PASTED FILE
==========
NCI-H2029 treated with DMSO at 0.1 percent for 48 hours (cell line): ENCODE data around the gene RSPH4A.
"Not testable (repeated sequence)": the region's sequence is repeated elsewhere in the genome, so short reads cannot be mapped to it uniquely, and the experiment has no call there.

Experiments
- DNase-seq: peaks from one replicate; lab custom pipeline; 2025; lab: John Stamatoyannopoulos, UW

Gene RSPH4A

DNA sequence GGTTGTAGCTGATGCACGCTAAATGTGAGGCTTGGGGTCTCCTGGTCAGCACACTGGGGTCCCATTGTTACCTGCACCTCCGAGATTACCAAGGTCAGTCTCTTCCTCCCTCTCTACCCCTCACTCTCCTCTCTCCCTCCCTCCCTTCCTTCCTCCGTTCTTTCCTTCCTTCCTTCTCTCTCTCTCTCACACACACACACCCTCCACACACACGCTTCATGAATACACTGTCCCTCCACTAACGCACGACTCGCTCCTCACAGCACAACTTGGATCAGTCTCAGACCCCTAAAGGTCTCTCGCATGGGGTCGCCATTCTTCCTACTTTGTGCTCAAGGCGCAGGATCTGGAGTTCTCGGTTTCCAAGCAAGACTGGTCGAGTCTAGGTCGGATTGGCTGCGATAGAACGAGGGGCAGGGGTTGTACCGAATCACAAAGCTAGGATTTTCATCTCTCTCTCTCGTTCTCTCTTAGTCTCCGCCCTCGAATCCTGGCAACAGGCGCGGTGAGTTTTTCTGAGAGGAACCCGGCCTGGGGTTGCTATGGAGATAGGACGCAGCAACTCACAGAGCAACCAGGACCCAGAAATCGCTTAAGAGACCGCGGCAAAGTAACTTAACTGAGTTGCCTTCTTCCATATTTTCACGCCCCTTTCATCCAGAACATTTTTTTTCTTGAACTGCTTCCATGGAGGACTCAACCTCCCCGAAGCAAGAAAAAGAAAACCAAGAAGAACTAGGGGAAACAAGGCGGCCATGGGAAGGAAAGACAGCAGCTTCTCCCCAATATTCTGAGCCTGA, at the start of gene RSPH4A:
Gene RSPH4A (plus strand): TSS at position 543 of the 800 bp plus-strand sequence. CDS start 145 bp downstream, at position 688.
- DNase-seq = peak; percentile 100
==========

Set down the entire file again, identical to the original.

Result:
NCI-H2029 treated with DMSO at 0.1 percent for 48 hours (cell line): ENCODE data around the gene RSPH4A.
"Not testable (repeated sequence)": the region's sequence is repeated elsewhere in the genome, so short reads cannot be mapped to it uniquely, and the experiment has no call there.

Experiments
- DNase-seq: peaks from one replicate; lab custom pipeline; 2025; lab: John Stamatoyannopoulos, UW

Gene RSPH4A

DNA sequence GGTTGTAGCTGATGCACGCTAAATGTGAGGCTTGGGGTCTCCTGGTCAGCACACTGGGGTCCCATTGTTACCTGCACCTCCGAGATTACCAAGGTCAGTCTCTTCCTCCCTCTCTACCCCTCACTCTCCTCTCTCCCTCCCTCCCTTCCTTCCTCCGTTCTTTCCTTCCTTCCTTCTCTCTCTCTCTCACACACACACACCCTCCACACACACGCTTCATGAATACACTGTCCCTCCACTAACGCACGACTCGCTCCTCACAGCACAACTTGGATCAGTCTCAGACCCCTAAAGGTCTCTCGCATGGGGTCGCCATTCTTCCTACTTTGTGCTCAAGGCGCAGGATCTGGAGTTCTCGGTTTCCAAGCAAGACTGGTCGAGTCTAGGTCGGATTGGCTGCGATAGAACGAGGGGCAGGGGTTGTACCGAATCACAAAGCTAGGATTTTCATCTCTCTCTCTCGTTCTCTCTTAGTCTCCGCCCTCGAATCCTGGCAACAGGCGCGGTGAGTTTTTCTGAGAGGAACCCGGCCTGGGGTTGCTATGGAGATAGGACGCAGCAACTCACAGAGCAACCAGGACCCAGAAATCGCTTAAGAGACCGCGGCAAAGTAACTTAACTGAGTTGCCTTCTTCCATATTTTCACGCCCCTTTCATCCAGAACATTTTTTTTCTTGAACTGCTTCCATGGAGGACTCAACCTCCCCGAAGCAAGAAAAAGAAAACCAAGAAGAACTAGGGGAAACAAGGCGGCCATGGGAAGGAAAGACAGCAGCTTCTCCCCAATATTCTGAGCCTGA, at the start of gene RSPH4A:
Gene RSPH4A (plus strand): TSS at position 543 of the 800 bp plus-strand sequence. CDS start 145 bp downstream, at position 688.
- DNase-seq = peak; percentile 100